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Architects: Ramboll Studio Dreiseitl

Location: Freiburg, Germany

Date: 2011

Size: 5600 m²

Photography: Brian Doherty | Stefan Pranjic | Ramboll
Authors: Dieter Grau, Christian Nyerup Nielsen, Rene Hoeijmakers

Affiliations: Ramboll Group

Client: Aurelis, City of Freiburg

Zollhallen Plaza: a Climate Adaption Tool

The Zollhallen Plaza in Freiburg, Germany is a new, dynamic urban counterpart for the conservation-listed customs hall which was restored in 2009. The plaza has been transformed from a freight train terminal, and then a wasteland, into an integrated multifunctional social resource for the local neighbourhood.Every plaza has the potential to be a climate adaptation tool. To the relief of the city government, Ramboll Studio Dreiseitl started by disconnecting the site from the local combined sewer system, which is already over-capacity during storm events, a disaster waiting to happen. We saw the potential for the plaza area to contribute to reducing the heat island effect by using permeable paving with creeping thyme and planting pockets. These permeable surfaces can breathe, increasing evaporation and cooling the city, thus providing a micro-situational mitigating of the heat island effect which increasingly causes sudden, heavy downpours in summer. This effect has been extensively researched by the Technical University of Berlin, and we can see parallels worldwide. The plaza is in part amphibious, with the bench-planting area designed to flood during heavy rain events that exceed the soil infiltration potential, ensuring safety zones in worst-case scenarios.Low-maintenance beautiful planters are actually cleansing and infiltration points for a large subsurface gravel trench, from where the rainwater can recharge the groundwater table. Using this innovative, load-bearing filter medium reduces the hydraulic overload on the sewer system. No rainwater is fed into the sewer system; instead the groundwater table is recharged.Design elements on the plaza playfully recall the historic past of the site, which was a freight railyard. The benches are oversized so that several people can sit together, or individuals can spread out and find peace and space in a dense urban city. Healthy cities are fun cities: the importance of nearby park experiences has been extensively documented as a positive resource for mental and physical health. The benches are profiled to recall the breaknoses of railroad tracks and are softly shaded by a grove of multi-trunked serviceberry trees (amelanchier). Original railroad tracks were salvaged and recycled as paving inlays. Laid out as intuitive spatial distinctions, a paved area is a functional surface for markets and local events to take place, and a grassy corner is a pocket park which provides the summery feeling of soft grass underfoot. A new café anchors the bench area, where the bright, modern façade provides a vibrant juxtaposition to the historic customs hall.100% of the hardscape materials are high-quality demolition materials recycled from the old railyard. This makes sense not just from a resource management point of view; it also harmonises the new clean modern design with the historic architecture of the customs hall. The feeling of the plaza is creative and light. The Zollhallen Plaza is an implemented vision for climate adaptation, where city infrastructure is affordable, low-maintenance, multi-functional, and a cultural asset supporting people in their daily lives.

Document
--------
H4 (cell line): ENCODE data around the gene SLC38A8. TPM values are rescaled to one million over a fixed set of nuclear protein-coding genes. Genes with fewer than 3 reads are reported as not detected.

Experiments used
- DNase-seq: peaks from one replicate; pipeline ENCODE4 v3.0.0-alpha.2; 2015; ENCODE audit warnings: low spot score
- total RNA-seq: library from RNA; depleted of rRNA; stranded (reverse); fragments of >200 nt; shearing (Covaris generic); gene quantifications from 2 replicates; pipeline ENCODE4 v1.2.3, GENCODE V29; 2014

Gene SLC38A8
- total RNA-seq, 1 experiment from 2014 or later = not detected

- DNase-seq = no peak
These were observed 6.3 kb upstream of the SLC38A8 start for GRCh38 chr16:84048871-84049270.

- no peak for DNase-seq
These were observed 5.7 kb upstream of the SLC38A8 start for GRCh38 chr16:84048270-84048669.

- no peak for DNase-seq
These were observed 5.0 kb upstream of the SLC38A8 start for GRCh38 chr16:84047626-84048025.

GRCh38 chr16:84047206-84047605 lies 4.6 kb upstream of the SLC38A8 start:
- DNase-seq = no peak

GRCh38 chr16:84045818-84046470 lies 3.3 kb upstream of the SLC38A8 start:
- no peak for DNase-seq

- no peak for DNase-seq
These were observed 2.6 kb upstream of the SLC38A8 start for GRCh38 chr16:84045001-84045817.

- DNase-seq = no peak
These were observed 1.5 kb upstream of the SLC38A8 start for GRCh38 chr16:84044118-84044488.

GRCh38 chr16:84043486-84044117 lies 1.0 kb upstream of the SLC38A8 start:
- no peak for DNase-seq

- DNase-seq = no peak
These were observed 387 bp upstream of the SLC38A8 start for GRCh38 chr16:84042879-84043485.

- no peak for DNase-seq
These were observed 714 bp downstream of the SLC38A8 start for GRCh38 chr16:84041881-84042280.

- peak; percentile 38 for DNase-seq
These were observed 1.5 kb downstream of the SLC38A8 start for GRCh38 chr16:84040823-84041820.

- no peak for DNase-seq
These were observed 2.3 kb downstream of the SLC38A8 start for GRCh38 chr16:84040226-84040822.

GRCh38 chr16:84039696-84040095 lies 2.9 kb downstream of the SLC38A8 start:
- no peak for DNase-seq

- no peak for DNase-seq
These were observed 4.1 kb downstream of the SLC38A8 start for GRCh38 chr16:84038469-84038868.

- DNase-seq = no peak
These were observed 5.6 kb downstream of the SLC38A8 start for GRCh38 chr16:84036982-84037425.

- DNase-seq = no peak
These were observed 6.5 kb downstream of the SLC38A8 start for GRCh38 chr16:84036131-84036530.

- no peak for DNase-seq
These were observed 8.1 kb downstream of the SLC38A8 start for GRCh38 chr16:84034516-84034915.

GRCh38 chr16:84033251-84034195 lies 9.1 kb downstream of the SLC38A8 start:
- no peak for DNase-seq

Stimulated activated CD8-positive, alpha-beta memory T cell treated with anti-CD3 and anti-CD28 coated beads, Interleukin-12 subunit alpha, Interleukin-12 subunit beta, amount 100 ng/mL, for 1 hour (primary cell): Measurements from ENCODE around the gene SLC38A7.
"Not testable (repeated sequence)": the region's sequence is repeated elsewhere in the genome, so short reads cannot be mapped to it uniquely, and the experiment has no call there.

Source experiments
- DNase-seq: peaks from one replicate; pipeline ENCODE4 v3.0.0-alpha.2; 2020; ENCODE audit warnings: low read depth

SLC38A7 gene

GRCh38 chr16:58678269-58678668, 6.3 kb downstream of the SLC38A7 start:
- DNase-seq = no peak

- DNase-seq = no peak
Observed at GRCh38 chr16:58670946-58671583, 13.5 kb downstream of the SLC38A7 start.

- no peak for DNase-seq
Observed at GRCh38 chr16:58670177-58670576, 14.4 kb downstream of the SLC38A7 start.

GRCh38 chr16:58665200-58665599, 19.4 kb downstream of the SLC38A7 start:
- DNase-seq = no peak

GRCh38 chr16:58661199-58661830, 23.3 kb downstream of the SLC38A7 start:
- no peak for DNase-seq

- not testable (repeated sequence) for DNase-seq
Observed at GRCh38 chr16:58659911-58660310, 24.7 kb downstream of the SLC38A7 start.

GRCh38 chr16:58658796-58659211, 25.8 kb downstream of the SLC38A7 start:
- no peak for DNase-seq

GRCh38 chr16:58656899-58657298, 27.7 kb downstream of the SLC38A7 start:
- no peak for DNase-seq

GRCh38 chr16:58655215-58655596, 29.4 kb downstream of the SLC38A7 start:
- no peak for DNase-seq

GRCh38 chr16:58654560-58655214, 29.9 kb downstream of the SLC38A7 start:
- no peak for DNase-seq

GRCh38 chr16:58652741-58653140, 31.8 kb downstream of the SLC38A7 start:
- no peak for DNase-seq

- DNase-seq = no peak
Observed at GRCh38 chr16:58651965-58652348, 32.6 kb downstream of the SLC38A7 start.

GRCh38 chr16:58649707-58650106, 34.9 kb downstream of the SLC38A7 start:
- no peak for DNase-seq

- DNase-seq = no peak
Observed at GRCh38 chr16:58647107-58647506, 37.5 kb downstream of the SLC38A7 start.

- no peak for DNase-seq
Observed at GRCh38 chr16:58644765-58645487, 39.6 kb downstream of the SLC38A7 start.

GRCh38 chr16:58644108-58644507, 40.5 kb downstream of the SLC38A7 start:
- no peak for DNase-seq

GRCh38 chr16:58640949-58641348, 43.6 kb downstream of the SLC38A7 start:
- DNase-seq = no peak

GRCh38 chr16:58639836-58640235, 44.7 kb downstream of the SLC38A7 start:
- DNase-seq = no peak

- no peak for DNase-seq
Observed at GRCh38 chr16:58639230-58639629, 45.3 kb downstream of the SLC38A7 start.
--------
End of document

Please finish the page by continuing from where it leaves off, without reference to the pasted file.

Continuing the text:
Architects: Ramboll Studio Dreiseitl

Location: Freiburg, Germany

Date: 2011

Size: 5600 m²

Photography: Brian Doherty | Stefan Pranjic | Ramboll

urbanNext (May 21, 2024) Zollhallen Plaza: a Climate Adaption Tool. Retrieved from
Zollhallen Plaza: a Climate Adaption Tool.” urbanNext – May 21, 2024,
urbanNext April 7, 2018 Zollhallen Plaza: a Climate Adaption Tool., viewed May 21, 2024,<>
urbanNext – Zollhallen Plaza: a Climate Adaption Tool. [Internet]. [Accessed May 21, 2024]. Available from:
Zollhallen Plaza: a Climate Adaption Tool.” urbanNext – Accessed May 21, 2024.
Zollhallen Plaza: a Climate Adaption Tool.” urbanNext [Online]. Available: [Accessed: May 21, 2024]

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